Cornell University

March 17 2014

Fears for Tears

Boost worker trust with new approach to employee crying: research

It happens. Employees occasionally cry in the workplace.

Tears on the job can be awkward for managers, especially those who fear crying makes their workplace look unprofessional and their supervisory skills wonting.

However, when managers try to take an employee's perspective and display more understanding of workers' feelings, they can often help employees think about the situation in a new, constructive way, according to research by Assistant Professor Michele Williams.

"The research suggests that helping employees think about emotion-provoking situations in a different way or directly improving those situations increases their trust and job satisfaction," she said.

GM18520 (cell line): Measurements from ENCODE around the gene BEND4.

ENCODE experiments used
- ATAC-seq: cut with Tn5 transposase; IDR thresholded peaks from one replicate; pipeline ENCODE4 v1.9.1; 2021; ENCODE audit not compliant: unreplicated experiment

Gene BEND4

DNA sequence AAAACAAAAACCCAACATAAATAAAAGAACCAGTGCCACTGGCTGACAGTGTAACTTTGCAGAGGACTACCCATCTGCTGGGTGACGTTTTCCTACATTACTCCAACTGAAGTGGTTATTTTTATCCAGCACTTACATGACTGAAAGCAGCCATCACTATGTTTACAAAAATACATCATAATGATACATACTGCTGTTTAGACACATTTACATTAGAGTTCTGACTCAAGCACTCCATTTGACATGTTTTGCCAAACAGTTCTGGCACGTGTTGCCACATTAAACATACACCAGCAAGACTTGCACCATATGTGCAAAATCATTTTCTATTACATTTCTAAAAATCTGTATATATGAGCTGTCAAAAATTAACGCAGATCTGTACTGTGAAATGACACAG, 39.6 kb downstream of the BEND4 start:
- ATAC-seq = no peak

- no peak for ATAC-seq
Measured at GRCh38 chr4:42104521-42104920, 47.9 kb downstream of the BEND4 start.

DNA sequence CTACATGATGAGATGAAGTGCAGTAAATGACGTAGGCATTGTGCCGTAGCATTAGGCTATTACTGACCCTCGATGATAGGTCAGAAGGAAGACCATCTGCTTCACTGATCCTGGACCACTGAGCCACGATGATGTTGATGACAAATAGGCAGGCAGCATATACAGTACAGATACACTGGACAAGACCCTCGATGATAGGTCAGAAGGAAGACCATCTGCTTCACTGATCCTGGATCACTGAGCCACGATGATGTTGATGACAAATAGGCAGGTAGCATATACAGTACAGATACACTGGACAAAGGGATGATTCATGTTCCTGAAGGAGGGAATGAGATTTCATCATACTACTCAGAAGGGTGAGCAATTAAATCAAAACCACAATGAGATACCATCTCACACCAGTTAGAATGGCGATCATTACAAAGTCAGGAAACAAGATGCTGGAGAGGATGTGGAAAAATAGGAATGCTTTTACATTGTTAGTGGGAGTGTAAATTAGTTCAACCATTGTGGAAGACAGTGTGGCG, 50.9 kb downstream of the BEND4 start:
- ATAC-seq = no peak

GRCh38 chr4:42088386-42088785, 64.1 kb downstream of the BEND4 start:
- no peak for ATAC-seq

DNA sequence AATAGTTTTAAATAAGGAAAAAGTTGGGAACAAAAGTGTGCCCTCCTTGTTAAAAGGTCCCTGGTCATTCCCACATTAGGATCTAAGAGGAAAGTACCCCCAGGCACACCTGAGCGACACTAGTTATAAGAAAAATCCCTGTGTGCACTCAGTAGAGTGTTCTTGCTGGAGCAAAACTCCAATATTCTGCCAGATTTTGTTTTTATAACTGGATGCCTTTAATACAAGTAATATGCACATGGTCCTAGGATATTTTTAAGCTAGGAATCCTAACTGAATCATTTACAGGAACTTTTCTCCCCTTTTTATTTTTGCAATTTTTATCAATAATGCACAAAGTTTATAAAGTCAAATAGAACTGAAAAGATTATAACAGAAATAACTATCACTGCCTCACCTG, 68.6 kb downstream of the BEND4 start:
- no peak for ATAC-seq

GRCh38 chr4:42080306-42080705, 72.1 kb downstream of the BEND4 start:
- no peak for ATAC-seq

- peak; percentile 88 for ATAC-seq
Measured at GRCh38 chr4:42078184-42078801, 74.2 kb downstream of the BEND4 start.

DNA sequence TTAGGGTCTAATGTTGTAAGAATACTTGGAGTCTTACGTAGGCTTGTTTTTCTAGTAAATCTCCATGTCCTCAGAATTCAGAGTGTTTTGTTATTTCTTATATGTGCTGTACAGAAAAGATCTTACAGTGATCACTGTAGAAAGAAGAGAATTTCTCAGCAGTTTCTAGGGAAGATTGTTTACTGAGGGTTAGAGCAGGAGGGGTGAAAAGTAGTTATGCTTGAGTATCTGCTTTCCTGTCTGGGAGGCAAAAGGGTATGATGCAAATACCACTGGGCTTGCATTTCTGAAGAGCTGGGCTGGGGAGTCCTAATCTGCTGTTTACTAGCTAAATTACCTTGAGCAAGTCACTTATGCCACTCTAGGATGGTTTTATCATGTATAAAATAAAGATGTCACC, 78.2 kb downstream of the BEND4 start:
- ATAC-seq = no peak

Williams has been conducting the research with Laura M. Little of the University of Georgia and Janaki Gooty of the University of North Carolina at Charlotte.

"The key to handling a crying employee may be in understanding that crying is likely to occur at least occasionally and in having a plan," Williams said.

A plan, she said, could address factors such as:

  • Is there a place where the employee can have some privacy to cry? 
  • How can I arrange time to talk privately with the employee?
  • How do I explain the situation to clients or other employees in a way that is respectful of the crying employee’s feelings and privacy? 
  • Does crying make me uncomfortable? If so, do I need to take a break before talking with the employee or is there another employee who can help me talk with the crying worker?

Managers without a plan often feel stressed by tears and encourage crying employees to suppress their feelings and "smile," which can make an employee feel isolated, Williams said.